I think you have proposed a great acid test for regulation: if you can imagine cavemen en masse beating the maker of a proposal to death, it should be immediately discounted.

  6. Thank you, Raymond Tomlinson – without you we might all be using X.400* email – motto: you’re not a real man unless your address is too long to fit onto a business card.

    *Developed by the ITU – a UN agency whose members were (certainly at the time) mostly government monopoly PTTs. Also responsible for such technological triumphs as X.25 networking and ATM (no, not hole-in-the-wall machines).

  7. “At the time, few people had personal computers.”

    That’s not the way I remember 1998.

  8. I had to examine how X400 worked back at Uni in the 1980s. I think I only just managed to avoid having my brain turn to cheese.

    Ah, the good old days when my email address host name was before we succummed to the foreign bigendians. 😉

  9. Re: Chris Miller – ATM was cool, if completely ridiculously complicated.

    Now’s its all everything over IP – even Richie could do it..

  10. I’m sure I’m in the minority here but I personally think a tax on email would be great if done properly.

    My idea is that every email sent has a 10p tax. Upon receipt of the email the recipient can choose whether or not the email was a valid use of the intertubes. Emails that are determined to be useful by the recipient can be flagged as valid and the sender gets their 10p back.

    The benefits to this will be a huge drop in the number of spam emails. The government will have a new revenue stream that allows them to cut other taxes spend more. Finally old Alaskan Senators will be placated by the use of intertubes.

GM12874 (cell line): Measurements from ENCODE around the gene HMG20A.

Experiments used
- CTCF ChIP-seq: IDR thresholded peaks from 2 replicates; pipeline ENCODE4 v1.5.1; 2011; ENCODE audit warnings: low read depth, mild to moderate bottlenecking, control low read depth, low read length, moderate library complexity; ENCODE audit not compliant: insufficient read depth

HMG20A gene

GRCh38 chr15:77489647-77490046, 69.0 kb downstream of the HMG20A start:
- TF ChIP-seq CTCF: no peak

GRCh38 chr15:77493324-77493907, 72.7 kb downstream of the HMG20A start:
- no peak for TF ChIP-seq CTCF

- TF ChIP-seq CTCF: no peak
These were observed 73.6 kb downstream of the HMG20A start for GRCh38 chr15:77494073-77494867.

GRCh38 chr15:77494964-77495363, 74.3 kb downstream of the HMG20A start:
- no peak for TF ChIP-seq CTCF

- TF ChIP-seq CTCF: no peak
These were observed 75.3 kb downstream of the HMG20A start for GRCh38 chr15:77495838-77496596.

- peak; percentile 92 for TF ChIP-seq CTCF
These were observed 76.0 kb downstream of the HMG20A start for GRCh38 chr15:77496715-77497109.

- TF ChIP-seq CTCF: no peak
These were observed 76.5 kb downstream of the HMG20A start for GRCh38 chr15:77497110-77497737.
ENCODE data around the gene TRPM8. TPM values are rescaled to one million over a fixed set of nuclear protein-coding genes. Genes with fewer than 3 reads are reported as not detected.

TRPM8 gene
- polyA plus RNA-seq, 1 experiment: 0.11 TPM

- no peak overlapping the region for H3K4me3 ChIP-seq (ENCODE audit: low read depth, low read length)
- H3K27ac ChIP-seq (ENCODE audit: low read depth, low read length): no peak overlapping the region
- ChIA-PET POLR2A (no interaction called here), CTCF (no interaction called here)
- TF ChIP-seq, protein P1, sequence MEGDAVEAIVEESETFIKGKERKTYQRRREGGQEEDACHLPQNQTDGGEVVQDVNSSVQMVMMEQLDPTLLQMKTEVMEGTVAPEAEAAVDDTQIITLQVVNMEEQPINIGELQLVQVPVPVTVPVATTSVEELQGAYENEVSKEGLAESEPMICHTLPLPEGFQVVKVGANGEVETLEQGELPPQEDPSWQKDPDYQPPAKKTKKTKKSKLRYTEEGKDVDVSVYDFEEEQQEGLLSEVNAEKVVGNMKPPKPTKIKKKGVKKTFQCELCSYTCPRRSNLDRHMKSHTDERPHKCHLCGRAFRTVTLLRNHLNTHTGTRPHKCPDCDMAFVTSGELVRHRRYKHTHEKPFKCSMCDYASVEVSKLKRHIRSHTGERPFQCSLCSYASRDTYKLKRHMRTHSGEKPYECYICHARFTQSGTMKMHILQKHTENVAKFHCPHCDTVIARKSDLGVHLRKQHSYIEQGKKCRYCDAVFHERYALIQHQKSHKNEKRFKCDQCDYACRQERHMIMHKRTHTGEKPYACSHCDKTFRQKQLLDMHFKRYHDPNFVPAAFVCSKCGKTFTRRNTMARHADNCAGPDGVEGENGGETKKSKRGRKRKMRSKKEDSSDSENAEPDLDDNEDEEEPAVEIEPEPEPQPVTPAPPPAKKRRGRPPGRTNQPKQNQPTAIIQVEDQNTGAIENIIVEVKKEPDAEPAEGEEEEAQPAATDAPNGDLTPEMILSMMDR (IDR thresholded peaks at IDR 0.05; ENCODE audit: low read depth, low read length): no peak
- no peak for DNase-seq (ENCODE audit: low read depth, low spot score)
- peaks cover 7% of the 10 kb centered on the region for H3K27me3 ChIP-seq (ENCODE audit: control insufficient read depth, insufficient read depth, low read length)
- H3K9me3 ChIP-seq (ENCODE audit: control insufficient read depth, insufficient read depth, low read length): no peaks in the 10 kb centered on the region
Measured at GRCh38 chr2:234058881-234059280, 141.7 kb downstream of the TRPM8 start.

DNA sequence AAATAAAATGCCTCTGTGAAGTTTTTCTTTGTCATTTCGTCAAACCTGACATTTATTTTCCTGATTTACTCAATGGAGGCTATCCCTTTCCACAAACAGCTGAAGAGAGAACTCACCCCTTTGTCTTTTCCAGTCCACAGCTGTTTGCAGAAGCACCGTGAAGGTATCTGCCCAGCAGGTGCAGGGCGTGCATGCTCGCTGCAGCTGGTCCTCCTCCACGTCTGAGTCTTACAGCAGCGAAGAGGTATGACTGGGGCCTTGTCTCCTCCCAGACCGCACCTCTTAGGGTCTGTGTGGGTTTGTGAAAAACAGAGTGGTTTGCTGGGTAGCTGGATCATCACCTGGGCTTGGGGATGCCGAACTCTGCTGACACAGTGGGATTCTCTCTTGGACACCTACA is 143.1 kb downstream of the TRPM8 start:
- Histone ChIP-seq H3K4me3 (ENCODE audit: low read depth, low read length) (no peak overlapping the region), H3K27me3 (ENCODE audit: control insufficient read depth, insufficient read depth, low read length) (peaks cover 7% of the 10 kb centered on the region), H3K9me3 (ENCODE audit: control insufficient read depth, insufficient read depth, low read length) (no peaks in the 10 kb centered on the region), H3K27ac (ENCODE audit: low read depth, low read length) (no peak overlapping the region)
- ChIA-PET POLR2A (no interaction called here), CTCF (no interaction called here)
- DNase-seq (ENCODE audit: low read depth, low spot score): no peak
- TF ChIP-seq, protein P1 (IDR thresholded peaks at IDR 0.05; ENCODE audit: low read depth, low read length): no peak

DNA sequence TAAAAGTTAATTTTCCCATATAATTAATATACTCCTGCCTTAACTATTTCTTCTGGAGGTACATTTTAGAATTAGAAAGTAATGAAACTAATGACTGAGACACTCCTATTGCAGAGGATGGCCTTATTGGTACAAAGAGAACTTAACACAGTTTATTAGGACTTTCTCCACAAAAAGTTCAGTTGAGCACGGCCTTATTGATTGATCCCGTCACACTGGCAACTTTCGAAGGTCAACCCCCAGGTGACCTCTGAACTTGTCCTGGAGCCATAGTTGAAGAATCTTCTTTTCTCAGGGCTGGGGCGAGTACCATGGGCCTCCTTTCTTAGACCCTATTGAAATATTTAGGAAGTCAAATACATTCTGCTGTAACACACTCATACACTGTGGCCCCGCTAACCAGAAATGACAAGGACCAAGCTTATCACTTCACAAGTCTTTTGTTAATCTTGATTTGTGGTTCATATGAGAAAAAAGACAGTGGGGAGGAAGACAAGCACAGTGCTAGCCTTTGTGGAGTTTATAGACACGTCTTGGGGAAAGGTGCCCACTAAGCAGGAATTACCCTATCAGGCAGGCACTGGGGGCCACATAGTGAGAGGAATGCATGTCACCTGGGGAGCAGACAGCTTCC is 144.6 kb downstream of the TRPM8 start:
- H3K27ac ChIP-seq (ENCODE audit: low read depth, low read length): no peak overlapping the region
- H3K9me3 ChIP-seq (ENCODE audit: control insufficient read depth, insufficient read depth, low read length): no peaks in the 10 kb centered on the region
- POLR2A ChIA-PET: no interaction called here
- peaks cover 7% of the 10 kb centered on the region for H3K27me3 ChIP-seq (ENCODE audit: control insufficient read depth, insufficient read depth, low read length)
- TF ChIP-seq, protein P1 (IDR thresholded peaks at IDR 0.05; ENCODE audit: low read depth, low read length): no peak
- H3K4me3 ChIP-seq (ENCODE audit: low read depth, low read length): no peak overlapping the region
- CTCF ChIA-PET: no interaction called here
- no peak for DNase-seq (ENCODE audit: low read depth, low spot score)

11. @Johnny – ATM operates at the physical and link layers, so nowt to do with IP. Its main competition was Ethernet and it was soundly thrashed on both price and performance.

    It was designed by telephone companies to carry voice traffic and didn’t handle data particularly efficiently. Nowadays all voice is carried as data (mostly over IP).

    We now return you to our regular financial diatribe 🙂

  12. “That’s not the way I remember 1998.”

    The profile was written in 1998 – Tomlinson’s adoption of the @ sign for arpanet e-mail was in the early ’70s.

  13. John Fembup

    I can only assume in whatever part of North Korea she was working it was the case that PCs were being rationed – what a blowhard she is. Unutterably dreadful and in desperate need of extraordinary rendition to ISIS held territory…

  14. @John Fembup, March 7, 2016 at 6:45 pm

    “At the time, few people had personal computers.”

    That’s not the way I remember 1998.

    John, engage brain before allowing your fingers access to a keyboard.

    In your world I must have been imagining using email (on JANET) at University in the mid 1980s

    In the real world I did:
    The tech world reacted with sadness over the passing of Tomlinson, who became a cult figure for his invention in 1971 of a program for ARPANET, the Internet’s predecessor, that allowed people to send person-to-person messages to other computer users on other servers.

  15. Bloke in Costa Rica